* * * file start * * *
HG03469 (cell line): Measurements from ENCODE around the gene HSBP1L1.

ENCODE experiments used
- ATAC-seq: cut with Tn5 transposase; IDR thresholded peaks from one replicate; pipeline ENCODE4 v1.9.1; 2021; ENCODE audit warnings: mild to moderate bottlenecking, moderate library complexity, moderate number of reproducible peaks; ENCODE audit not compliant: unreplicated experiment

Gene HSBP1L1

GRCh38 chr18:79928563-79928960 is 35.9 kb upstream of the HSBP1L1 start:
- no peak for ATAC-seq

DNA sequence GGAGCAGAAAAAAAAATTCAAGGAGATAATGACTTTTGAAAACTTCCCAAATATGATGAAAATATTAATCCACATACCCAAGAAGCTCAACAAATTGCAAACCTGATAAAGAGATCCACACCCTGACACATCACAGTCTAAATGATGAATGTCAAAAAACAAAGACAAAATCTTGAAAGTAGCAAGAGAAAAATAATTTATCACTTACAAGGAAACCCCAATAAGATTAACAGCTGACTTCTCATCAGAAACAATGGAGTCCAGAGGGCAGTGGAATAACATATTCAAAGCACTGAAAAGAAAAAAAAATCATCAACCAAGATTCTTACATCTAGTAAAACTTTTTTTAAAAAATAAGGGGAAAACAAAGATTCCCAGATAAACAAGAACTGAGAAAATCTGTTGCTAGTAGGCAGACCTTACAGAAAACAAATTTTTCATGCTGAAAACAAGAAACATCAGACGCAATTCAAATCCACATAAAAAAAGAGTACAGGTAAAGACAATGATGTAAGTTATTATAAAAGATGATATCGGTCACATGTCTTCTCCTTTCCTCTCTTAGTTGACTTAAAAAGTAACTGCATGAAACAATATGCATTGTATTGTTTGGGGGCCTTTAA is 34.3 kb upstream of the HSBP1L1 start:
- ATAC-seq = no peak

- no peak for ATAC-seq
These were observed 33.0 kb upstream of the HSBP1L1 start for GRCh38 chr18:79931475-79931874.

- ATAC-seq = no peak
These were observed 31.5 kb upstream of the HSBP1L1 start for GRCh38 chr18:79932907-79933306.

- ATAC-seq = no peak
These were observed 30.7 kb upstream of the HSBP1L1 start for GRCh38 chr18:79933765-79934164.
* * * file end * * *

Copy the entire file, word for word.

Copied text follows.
HG03469 (cell line): Measurements from ENCODE around the gene HSBP1L1.

ENCODE experiments used
- ATAC-seq: cut with Tn5 transposase; IDR thresholded peaks from one replicate; pipeline ENCODE4 v1.9.1; 2021; ENCODE audit warnings: mild to moderate bottlenecking, moderate library complexity, moderate number of reproducible peaks; ENCODE audit not compliant: unreplicated experiment

Gene HSBP1L1

GRCh38 chr18:79928563-79928960 is 35.9 kb upstream of the HSBP1L1 start:
- no peak for ATAC-seq

DNA sequence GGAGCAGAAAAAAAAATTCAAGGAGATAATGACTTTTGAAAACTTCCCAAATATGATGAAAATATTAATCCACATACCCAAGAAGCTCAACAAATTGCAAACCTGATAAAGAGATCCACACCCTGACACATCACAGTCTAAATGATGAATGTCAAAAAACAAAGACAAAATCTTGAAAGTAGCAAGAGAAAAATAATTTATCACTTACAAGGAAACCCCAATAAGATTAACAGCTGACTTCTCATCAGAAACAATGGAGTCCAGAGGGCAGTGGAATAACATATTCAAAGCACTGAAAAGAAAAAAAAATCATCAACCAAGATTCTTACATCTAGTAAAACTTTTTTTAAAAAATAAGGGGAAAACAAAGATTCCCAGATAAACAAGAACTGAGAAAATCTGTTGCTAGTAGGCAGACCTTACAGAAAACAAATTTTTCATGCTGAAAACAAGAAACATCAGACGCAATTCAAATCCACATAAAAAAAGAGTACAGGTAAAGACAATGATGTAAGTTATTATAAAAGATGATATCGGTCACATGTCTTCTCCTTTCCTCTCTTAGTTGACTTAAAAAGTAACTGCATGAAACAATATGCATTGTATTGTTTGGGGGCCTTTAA is 34.3 kb upstream of the HSBP1L1 start:
- ATAC-seq = no peak

- no peak for ATAC-seq
These were observed 33.0 kb upstream of the HSBP1L1 start for GRCh38 chr18:79931475-79931874.

- ATAC-seq = no peak
These were observed 31.5 kb upstream of the HSBP1L1 start for GRCh38 chr18:79932907-79933306.

- ATAC-seq = no peak
These were observed 30.7 kb upstream of the HSBP1L1 start for GRCh38 chr18:79933765-79934164.